A Fine Line

The recession looms and it has been a source of stress for many. However, I have been pondering – there is a fine line between becoming a victim and blaming everything on the ‘recession’ and realizing that everyone is basically in the same boat and making the most of the situation. I don’t know about you; but, every time I turn around the recession is becoming the ‘catch all’ for everything that has taken a turn for the worse:  from house disrepair, to job unhappiness, to weight gain, to less than stellar support of charitable efforts. Frankly, I am tired of hearing the recession as the cause or the blame for everything under the sun! I have two observations to share – and would welcome your opinions.

The temptation of resignation is a mistake.

Many have chosen the course of resignation to what they see as an ‘inevitable’ situation. I understand how easy it can be to fall into a mentality of worn-out resignation. You know, it is like those of us who start a diet, and fall off the wagon early in the day with a muffin or donut, and then just write-off the rest of the day as a loss! We resign ourselves to the fact that is it over before it has actually begun! This is a mistake for many reasons. If I hear ‘it is what it is’ one more time I am going to lose it! Sure, there are things that ‘are what they are’ and yet there are also many other things that absolutely can be changed.

1. We ultimately create our own reality.

If we believe the ‘game is over’ then it will ultimately be over before the buzzer has even sounded.  I have been amazed to watch many individuals in my life, who have been dealt heavy hands, who literally and figuratively throw in the towel. This shows up as someone who resigns themselves to their ‘lot in life’ and only puts forth a half-cracker effort in everything they do: their jobs, their charity work, their appearance, their homes, etc. Then there are those who literally turn their lemons into lemonade. They play the hand they are dealt – and create their own remarkable lives. These are the ones from whom we can learn the most.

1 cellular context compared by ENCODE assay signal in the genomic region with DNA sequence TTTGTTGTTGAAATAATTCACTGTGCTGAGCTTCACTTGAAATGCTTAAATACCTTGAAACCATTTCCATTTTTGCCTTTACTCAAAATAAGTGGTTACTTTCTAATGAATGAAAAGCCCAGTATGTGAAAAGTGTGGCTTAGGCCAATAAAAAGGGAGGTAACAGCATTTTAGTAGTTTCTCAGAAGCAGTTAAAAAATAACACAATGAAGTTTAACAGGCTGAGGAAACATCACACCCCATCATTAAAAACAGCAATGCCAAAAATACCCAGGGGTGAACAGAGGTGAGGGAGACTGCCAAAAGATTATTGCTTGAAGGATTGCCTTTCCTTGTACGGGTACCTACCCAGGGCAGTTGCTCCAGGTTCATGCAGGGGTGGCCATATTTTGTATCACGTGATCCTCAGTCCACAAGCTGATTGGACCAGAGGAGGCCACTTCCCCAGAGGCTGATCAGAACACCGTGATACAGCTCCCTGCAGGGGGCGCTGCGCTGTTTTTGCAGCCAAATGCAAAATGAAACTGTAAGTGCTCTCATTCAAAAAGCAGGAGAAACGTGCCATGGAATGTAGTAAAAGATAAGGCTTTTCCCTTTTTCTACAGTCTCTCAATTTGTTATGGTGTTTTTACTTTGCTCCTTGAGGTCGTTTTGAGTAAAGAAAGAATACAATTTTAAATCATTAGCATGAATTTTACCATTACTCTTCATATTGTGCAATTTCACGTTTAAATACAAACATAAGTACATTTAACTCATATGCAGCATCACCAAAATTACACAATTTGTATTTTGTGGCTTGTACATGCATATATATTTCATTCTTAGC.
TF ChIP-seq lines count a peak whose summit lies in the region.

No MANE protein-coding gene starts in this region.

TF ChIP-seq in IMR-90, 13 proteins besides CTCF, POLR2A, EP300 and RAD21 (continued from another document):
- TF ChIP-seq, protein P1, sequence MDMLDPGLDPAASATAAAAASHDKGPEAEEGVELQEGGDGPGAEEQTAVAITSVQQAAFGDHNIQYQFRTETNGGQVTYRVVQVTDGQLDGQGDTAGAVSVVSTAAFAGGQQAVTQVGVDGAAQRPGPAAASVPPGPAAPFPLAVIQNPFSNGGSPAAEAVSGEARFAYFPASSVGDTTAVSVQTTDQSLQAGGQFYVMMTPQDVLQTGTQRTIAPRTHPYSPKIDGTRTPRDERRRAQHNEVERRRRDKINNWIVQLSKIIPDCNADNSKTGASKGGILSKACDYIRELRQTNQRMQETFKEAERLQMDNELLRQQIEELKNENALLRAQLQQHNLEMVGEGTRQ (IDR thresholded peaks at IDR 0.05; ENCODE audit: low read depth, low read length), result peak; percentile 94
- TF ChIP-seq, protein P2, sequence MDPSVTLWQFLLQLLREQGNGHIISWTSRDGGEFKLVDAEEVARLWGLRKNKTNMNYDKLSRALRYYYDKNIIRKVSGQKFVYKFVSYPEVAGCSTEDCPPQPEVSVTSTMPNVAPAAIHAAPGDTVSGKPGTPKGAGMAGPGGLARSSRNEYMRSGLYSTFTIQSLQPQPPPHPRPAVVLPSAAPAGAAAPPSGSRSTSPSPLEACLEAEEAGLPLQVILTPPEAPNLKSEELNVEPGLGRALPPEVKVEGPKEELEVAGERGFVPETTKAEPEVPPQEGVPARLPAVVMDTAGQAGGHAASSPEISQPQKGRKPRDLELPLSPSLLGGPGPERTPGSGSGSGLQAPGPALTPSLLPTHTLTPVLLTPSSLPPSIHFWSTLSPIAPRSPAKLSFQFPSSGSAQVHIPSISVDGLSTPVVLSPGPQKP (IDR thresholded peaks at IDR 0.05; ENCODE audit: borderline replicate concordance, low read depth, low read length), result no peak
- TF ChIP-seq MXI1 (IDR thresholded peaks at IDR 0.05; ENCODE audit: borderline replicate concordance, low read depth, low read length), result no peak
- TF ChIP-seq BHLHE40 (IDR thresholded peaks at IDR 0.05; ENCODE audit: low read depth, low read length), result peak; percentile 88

One individual I know is an exemplary example of how the power of positive thinking (thank you Norman Vincent Peale – The Power of Positive Thinking) can literally change your life. This person lost her husband recently at a very young age, has MS, is confined to a wheel chair and most recently was diagnosed with breast cancer. Amazingly, though this may appear a bit like a Pollyanna story – she is up smiling and always has the other person’s interests ahead of her own. Period. She has never succumbed to pity. She takes charge and is the epitome of seeing the glass half full. The word victim is not in her vocabulary. Her life is full because she makes it that way. Full of life, friends, love and experiences. What we can learn from her!